Johann Friedrich Eschscholtz, Russian physician and naturalist, qualified as Doctor of Medicine (MD) at the University of Dorpat (now Tartu, Estonia) in 1815. From 1815 to 1818 he accompanied the Russian expedition in search of a north-east passage to the Pacific Ocean and around the world, led by Otto von Kotzebue of the Russian Navy, with L.A. von Chamisso* as naturalist. Eschscholtz's account of the expedition (in German) was published in Vienna in 1825. He also published a book on the comparative anatomy of vertebrates in 1819. Meanwhile he had been appointed as professor of anatomy at Dorpat in 1819, and as director of the Zoological Cabinet in 1822. During the next four years he accompanied von Kotzebue on another expedition around the world, this time as naturalist. He collected insects, larger animals, and plants in California, the Aleutian Islands, South America and islands in the Pacific, including many new species. The expedition called at the Cape around June 1826, where he also collected some specimens. He wrote a review of the expedition's zoological collections (in English), which was published in von Kotzebue's A new voyage round the world in the years 1823, 24, 25 and 26 (London, 1830). He also compiled a zoological atlas (in German) based on the voyage, which appeared in 1829-1833. In addition he published some 26 papers between 1817 and 1835, in German, French and Latin. Most of his papers dealt with insects, and several of the early ones were published by l'Académie Impériale des Sciences de St Pétersbourg. In others he described new plants from California (1826) and a new genus of molluscs (1835).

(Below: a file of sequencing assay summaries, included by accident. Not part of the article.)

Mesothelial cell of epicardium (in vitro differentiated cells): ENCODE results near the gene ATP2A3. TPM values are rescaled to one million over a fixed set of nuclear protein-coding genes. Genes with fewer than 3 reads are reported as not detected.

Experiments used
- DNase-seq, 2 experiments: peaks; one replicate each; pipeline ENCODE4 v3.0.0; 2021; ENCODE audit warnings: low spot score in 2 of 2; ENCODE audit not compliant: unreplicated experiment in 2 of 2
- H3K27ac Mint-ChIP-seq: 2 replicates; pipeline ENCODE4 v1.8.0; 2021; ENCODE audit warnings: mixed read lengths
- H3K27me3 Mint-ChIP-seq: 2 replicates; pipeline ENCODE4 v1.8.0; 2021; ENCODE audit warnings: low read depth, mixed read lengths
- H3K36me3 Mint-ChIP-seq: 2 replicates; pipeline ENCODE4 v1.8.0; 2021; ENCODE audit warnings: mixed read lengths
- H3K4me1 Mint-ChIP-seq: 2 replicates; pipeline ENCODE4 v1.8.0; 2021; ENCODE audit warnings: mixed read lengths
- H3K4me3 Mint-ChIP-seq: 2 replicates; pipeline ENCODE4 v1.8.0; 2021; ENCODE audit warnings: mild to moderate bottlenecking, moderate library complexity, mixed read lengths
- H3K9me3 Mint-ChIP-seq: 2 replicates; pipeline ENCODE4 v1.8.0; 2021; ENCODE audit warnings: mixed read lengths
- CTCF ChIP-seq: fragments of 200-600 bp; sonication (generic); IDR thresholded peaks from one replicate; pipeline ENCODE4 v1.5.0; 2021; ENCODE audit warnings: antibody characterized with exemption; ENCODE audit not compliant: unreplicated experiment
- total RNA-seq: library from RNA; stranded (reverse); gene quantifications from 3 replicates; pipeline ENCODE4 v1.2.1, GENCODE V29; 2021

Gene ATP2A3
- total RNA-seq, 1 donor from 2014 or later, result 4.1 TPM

Eschscholtz was appointed professor of anatomy and medicine at the University of Dorpat in 1828. Eschscholtz Bay, in the Kotzebue Sound, Alaska, was named after him, as was the plant genus Eschscholtzia (Californian poppy). He was a member of the Natural History Society of Moscow.